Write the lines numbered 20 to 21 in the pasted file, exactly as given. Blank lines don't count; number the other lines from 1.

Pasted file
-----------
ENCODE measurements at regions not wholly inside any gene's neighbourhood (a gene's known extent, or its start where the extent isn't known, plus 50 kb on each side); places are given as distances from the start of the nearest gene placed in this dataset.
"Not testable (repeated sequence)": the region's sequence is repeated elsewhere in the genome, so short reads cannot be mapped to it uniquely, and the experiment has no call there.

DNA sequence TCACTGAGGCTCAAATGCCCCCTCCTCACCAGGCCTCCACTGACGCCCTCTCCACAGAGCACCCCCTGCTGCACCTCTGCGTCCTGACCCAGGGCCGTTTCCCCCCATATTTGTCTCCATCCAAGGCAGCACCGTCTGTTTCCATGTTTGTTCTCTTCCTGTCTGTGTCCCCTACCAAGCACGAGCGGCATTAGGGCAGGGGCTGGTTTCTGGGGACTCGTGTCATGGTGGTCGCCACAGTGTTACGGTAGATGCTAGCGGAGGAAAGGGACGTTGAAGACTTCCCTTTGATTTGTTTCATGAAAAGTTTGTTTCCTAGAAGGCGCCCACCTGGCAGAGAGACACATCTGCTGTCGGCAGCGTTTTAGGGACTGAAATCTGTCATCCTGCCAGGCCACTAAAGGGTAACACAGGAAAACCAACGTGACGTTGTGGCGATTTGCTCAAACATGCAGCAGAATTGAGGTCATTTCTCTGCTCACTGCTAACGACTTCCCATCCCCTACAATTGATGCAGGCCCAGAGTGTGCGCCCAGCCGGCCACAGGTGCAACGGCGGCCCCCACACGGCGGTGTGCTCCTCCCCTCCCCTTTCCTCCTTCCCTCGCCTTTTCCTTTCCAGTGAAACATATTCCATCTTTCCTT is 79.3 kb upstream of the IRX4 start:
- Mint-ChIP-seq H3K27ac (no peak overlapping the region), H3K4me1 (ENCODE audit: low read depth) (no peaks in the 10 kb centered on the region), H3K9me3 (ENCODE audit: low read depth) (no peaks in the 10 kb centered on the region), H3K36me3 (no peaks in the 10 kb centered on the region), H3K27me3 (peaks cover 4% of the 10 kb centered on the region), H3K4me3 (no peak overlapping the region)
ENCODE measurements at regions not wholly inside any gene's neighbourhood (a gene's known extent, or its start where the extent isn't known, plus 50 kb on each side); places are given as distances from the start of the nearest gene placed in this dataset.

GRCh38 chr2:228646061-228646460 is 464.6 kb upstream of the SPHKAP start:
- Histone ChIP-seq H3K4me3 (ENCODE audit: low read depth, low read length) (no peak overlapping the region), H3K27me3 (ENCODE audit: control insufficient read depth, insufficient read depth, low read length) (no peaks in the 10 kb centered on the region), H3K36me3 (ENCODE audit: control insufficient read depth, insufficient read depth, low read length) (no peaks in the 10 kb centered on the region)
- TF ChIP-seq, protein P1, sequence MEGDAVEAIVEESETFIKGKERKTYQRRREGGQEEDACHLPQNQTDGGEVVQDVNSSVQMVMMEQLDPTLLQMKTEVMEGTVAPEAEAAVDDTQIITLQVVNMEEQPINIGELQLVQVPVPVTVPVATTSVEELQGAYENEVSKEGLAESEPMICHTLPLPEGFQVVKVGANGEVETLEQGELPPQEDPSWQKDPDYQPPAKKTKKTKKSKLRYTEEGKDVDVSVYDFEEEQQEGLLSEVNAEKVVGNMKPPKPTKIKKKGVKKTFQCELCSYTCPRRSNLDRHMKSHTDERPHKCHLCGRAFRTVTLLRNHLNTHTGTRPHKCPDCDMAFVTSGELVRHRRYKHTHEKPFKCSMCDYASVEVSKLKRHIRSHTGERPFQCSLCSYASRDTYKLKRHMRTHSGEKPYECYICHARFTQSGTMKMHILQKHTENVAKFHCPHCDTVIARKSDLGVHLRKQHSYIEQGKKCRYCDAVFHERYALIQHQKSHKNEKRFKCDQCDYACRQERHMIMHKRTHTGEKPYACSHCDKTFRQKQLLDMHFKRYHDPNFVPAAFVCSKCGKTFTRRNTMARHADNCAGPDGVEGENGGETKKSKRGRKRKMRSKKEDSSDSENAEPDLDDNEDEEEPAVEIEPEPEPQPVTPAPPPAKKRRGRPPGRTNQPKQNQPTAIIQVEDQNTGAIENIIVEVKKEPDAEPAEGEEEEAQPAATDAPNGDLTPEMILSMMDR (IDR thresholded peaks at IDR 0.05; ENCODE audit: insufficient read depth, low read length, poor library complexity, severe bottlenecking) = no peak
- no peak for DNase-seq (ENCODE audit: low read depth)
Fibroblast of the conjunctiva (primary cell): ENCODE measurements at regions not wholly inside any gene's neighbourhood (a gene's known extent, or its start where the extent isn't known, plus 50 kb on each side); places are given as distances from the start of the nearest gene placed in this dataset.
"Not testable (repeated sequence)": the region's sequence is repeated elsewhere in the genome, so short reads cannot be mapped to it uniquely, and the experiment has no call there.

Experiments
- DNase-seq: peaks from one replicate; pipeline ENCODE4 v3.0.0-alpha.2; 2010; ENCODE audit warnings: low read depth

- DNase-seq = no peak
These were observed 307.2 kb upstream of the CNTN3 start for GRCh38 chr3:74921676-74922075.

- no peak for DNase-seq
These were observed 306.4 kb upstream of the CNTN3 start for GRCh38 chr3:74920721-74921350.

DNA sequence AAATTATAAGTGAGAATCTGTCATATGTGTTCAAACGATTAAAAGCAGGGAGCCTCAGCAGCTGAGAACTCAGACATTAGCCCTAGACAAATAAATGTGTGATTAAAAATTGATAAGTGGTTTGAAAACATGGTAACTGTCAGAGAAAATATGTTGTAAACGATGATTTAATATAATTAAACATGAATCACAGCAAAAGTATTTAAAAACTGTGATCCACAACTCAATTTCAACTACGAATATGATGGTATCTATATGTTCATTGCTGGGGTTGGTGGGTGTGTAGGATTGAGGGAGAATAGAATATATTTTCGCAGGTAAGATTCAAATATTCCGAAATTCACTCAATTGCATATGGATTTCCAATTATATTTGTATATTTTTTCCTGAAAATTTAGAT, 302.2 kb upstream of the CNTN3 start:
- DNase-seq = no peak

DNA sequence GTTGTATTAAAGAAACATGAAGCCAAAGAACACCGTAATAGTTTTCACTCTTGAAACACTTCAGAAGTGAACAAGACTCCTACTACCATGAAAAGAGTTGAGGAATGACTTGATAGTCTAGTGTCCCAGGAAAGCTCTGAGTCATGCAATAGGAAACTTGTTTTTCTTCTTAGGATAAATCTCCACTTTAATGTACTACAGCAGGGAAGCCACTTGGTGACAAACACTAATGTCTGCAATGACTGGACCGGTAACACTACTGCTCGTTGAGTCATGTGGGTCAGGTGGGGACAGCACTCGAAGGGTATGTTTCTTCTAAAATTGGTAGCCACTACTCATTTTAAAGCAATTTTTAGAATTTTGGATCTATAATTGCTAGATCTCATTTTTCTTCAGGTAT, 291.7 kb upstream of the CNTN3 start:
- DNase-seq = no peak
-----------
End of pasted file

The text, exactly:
DNA sequence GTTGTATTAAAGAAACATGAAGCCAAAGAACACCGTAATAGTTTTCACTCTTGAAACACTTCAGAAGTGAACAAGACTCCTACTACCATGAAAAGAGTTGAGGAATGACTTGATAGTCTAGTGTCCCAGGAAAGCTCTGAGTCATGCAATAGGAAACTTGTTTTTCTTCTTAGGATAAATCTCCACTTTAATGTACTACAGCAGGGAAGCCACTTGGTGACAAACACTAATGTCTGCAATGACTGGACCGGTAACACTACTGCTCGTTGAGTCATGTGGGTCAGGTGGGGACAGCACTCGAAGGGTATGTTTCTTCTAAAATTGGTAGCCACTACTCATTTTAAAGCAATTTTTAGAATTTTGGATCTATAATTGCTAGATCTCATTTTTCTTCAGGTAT, 291.7 kb upstream of the CNTN3 start:
- DNase-seq = no peak